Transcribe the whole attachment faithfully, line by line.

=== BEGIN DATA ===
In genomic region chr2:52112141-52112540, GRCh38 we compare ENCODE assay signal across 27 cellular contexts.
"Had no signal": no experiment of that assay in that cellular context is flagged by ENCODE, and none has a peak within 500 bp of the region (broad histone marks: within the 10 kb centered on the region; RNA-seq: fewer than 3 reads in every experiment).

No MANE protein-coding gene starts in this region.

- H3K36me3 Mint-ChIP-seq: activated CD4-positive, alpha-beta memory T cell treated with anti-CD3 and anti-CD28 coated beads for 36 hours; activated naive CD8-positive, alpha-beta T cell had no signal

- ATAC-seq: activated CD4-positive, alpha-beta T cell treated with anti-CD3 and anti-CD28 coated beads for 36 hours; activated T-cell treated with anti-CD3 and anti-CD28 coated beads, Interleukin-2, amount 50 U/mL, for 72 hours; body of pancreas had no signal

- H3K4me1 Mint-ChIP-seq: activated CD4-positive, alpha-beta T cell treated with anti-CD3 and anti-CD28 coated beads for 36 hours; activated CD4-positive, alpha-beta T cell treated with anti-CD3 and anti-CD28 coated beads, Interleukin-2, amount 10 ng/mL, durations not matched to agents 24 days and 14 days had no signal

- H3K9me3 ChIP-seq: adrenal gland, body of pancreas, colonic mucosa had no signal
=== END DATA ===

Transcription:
In genomic region chr2:52112141-52112540, GRCh38 we compare ENCODE assay signal across 27 cellular contexts.
"Had no signal": no experiment of that assay in that cellular context is flagged by ENCODE, and none has a peak within 500 bp of the region (broad histone marks: within the 10 kb centered on the region; RNA-seq: fewer than 3 reads in every experiment).

No MANE protein-coding gene starts in this region.

- H3K36me3 Mint-ChIP-seq: activated CD4-positive, alpha-beta memory T cell treated with anti-CD3 and anti-CD28 coated beads for 36 hours; activated naive CD8-positive, alpha-beta T cell had no signal

- ATAC-seq: activated CD4-positive, alpha-beta T cell treated with anti-CD3 and anti-CD28 coated beads for 36 hours; activated T-cell treated with anti-CD3 and anti-CD28 coated beads, Interleukin-2, amount 50 U/mL, for 72 hours; body of pancreas had no signal

- H3K4me1 Mint-ChIP-seq: activated CD4-positive, alpha-beta T cell treated with anti-CD3 and anti-CD28 coated beads for 36 hours; activated CD4-positive, alpha-beta T cell treated with anti-CD3 and anti-CD28 coated beads, Interleukin-2, amount 10 ng/mL, durations not matched to agents 24 days and 14 days had no signal

- H3K9me3 ChIP-seq: adrenal gland, body of pancreas, colonic mucosa had no signal